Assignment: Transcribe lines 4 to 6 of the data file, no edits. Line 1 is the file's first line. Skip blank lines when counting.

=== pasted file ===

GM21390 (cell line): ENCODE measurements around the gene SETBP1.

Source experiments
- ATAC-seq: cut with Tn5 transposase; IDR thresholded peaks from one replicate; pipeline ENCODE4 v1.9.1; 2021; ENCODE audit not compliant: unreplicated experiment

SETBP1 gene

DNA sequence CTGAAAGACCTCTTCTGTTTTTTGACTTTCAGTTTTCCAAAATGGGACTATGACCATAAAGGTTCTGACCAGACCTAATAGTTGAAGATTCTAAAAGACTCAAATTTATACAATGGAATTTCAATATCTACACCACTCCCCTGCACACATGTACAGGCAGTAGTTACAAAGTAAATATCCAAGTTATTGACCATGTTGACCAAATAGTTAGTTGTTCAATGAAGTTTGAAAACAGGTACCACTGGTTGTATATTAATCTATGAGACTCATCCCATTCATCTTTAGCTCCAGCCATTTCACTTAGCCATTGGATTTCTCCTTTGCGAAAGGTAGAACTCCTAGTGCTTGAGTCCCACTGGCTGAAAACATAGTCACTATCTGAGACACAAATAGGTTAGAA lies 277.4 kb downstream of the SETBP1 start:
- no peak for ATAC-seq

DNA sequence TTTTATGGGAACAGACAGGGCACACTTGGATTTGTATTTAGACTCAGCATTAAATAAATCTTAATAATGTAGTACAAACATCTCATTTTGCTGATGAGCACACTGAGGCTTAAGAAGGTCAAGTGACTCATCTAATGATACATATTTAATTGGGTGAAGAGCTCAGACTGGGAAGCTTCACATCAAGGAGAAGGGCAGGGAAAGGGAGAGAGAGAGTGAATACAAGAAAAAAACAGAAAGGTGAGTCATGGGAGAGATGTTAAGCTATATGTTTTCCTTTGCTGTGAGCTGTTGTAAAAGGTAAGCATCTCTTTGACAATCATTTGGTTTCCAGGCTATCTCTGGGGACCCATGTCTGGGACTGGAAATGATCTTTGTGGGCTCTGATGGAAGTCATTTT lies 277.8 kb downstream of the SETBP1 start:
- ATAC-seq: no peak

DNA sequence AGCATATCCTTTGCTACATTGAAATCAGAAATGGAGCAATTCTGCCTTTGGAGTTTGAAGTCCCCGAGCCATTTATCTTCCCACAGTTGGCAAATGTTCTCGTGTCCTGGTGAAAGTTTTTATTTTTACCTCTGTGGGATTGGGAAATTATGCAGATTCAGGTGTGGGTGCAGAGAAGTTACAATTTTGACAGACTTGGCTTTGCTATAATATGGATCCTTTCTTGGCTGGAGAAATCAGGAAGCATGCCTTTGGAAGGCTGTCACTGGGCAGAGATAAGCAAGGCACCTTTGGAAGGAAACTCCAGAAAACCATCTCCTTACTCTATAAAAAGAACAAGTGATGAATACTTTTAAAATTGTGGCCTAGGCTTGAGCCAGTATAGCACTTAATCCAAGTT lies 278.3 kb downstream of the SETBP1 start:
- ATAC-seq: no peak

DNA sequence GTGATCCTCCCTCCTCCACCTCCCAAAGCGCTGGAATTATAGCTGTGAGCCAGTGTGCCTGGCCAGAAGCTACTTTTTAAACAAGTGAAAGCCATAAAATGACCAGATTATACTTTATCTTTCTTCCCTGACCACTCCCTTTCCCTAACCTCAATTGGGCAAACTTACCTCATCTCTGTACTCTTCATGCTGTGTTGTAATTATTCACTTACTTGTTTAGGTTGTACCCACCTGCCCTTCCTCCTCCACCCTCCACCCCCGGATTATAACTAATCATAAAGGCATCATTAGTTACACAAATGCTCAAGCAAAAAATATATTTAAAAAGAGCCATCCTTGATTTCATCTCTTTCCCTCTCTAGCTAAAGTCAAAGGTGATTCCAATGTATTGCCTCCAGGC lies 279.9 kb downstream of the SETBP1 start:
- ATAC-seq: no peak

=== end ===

SETBP1 gene

DNA sequence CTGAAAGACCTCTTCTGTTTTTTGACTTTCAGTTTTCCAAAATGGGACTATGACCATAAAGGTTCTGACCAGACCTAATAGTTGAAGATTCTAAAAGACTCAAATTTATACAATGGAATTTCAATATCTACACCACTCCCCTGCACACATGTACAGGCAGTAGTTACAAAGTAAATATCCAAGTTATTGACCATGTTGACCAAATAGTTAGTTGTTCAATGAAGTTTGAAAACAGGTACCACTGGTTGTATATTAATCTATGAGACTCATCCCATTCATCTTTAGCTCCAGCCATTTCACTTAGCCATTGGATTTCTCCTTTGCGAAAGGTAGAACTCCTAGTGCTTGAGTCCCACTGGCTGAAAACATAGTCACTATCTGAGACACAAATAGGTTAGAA lies 277.4 kb downstream of the SETBP1 start:
- no peak for ATAC-seq